Gamete: Mature male or female reproductive cell (sperm or ovum) with a haploid set of chromosomes (23 for humans).
Ganglioside: A particular class of glycosphingolipid present in nerve tissue and in the spleen.
Gastroenterologist: Doctor specializing in diseases of the digestive (gastrointestinal) tract.
Gastrointestinal tract: Digestive tract consisting of the organs and structures that process and prepare food to be used as energy; for example, the stomach, small intestine and large intestine.
Gel Electrophoresis: a DNA separation technique that is very important in DNA sequencing. Standard sequencing procedures involve cloning DNA fragments into special sequencing cloning vectors that carry tiny pieces of DNA. The next step is to determine the base sequence of the tiny fragments by a special procedure that generates a series of even tinier DNA fragments that differ in size by only one base. These nested fragments are separated by gel electrophoresis, in which the DNA pieces are added to a gelatinous solution, allowing the fragments to work their way down through the gel. Smaller pieces move faster and will reach the bottom first. Movement through the gel is hastened by applying an electrical field to the gel.
Gene: The fundamental physical and functional unit of heredity. A gene is an ordered sequence of nucleotides located in a particular position on a particular chromosome that encodes a specific functional product (i.e., a protein or RNA molecule). See gene expression.
Gene expression: The process by which a gene's coded information is converted into the structures present and operating in the cell. Expressed genes include those that are transcribed into mRNA and then translated into protein and those that are transcribed into RNA but not translated into protein (e.g., transfer and ribosomal RNAs).
Gene family: Group of closely related genes that make similar products.
Gene library: See genomic library.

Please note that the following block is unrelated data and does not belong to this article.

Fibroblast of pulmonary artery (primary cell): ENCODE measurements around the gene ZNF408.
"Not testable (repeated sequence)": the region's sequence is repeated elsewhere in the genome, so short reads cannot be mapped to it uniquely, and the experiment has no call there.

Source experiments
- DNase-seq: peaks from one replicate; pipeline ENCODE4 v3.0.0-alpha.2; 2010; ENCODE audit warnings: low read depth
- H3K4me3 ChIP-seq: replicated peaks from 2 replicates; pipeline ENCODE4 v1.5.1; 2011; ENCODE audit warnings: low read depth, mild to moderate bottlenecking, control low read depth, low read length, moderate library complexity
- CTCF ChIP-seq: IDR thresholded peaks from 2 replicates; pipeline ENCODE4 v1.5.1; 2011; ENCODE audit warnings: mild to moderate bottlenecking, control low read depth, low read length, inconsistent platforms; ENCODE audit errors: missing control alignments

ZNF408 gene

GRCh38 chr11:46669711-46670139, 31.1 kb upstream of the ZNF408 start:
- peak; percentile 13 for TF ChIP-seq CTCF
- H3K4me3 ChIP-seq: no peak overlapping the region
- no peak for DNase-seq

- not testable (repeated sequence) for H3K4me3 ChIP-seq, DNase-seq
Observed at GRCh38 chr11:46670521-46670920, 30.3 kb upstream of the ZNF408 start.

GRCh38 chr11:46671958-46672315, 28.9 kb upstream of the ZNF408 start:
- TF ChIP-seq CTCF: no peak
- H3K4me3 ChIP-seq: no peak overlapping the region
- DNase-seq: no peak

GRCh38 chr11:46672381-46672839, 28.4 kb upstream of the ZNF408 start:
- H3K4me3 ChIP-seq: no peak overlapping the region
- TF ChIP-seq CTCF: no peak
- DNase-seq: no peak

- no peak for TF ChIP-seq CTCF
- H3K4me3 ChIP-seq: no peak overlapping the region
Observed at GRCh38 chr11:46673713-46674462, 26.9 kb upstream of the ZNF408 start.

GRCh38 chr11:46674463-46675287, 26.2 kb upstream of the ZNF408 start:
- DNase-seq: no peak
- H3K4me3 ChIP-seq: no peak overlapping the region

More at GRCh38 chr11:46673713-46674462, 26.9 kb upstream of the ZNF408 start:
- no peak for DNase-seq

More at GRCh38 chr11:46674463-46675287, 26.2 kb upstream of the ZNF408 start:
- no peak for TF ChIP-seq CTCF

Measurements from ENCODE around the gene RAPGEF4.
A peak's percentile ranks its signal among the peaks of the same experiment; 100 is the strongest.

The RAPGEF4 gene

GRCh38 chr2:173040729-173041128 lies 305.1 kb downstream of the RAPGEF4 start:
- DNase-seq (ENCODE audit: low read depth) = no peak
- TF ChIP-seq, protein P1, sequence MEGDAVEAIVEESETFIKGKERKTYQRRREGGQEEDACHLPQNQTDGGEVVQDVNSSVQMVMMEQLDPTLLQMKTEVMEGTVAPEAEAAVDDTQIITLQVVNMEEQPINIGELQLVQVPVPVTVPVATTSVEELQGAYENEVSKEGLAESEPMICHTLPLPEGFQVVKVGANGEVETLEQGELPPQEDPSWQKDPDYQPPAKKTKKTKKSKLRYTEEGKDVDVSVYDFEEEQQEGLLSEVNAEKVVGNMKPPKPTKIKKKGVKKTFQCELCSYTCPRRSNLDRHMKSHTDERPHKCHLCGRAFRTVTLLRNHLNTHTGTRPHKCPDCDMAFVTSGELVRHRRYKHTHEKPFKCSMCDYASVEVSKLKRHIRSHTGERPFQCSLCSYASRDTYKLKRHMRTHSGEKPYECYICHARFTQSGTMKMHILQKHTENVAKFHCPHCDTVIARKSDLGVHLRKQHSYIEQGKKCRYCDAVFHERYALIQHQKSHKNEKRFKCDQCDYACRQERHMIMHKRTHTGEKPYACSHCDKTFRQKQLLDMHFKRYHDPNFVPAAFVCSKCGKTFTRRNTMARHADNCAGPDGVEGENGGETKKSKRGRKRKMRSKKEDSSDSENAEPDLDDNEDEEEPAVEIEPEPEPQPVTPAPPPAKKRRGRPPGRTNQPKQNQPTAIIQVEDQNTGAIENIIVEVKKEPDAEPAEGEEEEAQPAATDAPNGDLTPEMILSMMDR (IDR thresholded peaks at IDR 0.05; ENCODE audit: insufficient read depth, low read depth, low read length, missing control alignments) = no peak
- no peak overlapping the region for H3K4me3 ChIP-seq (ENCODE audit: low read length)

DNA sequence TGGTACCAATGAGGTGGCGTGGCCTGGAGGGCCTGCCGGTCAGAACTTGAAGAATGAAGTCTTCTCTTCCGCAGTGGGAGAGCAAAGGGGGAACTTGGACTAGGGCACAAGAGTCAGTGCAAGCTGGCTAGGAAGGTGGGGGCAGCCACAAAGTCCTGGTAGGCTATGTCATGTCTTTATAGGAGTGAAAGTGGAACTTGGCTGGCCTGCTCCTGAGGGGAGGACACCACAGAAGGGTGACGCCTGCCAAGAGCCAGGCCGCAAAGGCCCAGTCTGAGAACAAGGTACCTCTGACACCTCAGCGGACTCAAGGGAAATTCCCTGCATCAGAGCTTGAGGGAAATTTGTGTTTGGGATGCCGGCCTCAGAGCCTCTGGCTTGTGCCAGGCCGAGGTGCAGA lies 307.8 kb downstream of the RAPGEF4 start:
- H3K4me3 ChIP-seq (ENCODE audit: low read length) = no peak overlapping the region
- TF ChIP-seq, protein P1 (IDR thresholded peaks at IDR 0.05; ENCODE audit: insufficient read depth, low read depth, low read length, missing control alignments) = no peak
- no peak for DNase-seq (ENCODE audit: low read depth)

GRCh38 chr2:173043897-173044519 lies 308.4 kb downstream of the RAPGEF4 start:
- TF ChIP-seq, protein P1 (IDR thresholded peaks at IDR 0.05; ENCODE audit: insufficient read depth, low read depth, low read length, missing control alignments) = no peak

Gene mapping: Determination of the relative positions of genes on a DNA molecule (chromosome or plasmid) and of the distance, in linkage units or physical units, between them.
Gene product: The biochemical material, either RNA or protein, resulting from expression of a gene. The amount of gene product is used to measure how active a gene is; abnormal amounts can be correlated with disease causing alleles.
Gene therapy: New treatment in which defective genes are replaced with normal ones. The new genes are delivered into cells by virus or protein "carriers".
Genetic code: The sequence of nucleotides, coded in triplets (codons) along the mRNA, that determines the sequence of amino acids in protein synthesis. The DNA sequence of a gene can be used to predict the mRNA sequence, and the genetic code can in turn be used to predict the amino acid sequence.
Genetic counseling: Counseling people who may have a gene that makes them more likely to develop cancer. The purpose of the counseling is to explore what the genetic test results might mean, help them decide whether or not they wish to be tested, and to support them before and after the test.
Genetic engineering technology: See recombinant DNA technology.
Genetic map: See linkage map.
Genetic material: See genome.
Genetics: The study of the patterns of inheritance of specific traits.